CLEVELAND — The search committee reportedly was split on who to hire as the 17th full-time head coach of the Cleveland Browns, and when a consensus could not be reached, rookie quarterback Baker Mayfield helped break the tie.
According to Mike Florio of ProFootballTalk.com, Mayfield tilted the scales in favor of Kitchens, whom the “football people,” led by general manager John Dorsey, liked more than Minnesota Vikings interim offensive coordinator Kevin Stefanski, the favored candidate of the “analytics guys,” namely chief strategy officer Paul DePodesta.
“What I was told of what was going on in Cleveland was a tug-o-war between the football people, led by John Dorsey, and the analytics people, led by Paul DePodesta, who is still there, who still has a direct report to Jimmy Haslam, owner of the team, and still has a lot of influence,” Florio said on his national television show.
“Dorsey wanted Freddie Kitchens, and DePodesta wanted Vikings offensive coordinator Kevin Stefanski. And at one point, it was leaning Stefanski, but you know who broke the tie, baby? The guy who has come in and really taken everything under his power and control in Cleveland. Baker Mayfield wanted Kitchens. Baker Mayfield gets Kitchens.”
Kitchens, whom several teams requested interviews with for their offensive coordinator openings only to have them denied by the Browns, helped the offense increase their points per game and got solid play out of Mayfield.
Under Kitchens’ direction, Mayfield completed 180 of his 263 attempts (68.4 percent) for 2,254 yards and 19 touchdowns against eight interceptions. Mayfield averaged 281.75 yards and 2.375 touchdowns per game with Kitchens calling the plays.
Mayfield broke the NFL rookie record with his 27th touchdown pass of the season with 3:24 to play in regulation of their 26-24 loss to the Baltimore Ravens in an AFC North Division clash at M&T Bank Stadium in Baltimore on December 30.
In addition to getting solid play from Mayfield, Kitchens figured out how to more effectively feature rookie running back Nick Chubb.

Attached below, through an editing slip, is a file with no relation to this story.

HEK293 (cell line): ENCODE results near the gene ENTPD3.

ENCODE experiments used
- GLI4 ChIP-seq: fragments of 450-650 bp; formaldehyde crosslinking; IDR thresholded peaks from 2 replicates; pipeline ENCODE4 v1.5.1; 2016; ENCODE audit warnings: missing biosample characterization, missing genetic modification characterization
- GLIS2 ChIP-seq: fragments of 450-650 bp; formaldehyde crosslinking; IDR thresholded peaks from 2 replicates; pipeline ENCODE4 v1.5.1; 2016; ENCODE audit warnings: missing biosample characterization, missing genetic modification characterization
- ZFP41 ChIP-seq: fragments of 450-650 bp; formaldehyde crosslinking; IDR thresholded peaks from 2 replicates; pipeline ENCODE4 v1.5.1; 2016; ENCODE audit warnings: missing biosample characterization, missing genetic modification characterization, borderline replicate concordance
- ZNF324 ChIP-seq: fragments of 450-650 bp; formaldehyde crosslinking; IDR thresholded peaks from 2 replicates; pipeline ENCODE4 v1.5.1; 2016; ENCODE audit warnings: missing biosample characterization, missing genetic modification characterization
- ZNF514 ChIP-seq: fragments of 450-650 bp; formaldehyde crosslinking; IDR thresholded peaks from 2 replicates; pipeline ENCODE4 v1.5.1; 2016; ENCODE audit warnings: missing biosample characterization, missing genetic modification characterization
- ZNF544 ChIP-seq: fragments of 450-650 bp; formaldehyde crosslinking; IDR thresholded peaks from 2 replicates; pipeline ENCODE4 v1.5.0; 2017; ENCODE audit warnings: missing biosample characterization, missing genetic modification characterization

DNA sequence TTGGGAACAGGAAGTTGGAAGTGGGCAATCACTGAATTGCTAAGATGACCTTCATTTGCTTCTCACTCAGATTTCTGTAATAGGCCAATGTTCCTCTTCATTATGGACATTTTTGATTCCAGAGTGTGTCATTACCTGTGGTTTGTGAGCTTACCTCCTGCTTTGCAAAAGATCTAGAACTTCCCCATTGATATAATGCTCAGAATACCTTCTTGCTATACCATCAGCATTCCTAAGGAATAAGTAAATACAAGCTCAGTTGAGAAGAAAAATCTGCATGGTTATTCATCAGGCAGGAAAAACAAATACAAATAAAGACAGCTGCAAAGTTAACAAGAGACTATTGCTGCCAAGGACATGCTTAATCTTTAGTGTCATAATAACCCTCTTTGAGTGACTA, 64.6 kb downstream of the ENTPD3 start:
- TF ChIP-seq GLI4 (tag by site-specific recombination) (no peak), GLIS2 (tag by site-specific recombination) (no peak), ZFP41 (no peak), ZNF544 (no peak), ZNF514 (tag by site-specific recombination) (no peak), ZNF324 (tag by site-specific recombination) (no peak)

Used sparingly by former offensive coordinator Todd Haley over the first half of the 2018 season, Chubb rushed for 788 of his season total of 996 yards and five of his eight touchdowns on 140 carries under Kitchens.
After the changes in the coaching staff, Chubb averaged 5.63 yards per carry and became a contributing member in the passing game as well. Not known for having great catching ability out of the backfield, Chubb turned 18 catches into 139 yards and two touchdowns over the second half of the 2018 season.
Of all rookie running backs who have played for the Browns since their founding in 1946, no one rushed for more yards than Chubb, as he set the franchise single-season record in their 26-18 win over the Cincinnati Bengals at FirstEnergy Stadium in Cleveland on December 23.
Chubb needed 84 fewer carries to break the old mark of 950 yards set by Trent Richardson during the 2012 season.
But even with those two success stories, Florio remains unimpressed by the Browns’ hire.
“Look, this may work, but this isn’t the kind of inspired hire that I thought the Browns could make and should make to instantly become Super Bowl contenders,” Florio said. “It was the most attractive job out there, and they hire a guy that no one else even wanted to interview to be head coach.
“I just thought that if they made the right hire, they’d be a Super Bowl team in 2019, and I know that teams that will be competing with the Browns are quietly ecstatic about the fact that Freddie Kitchens has the job, and maybe, that’s your answer right there.”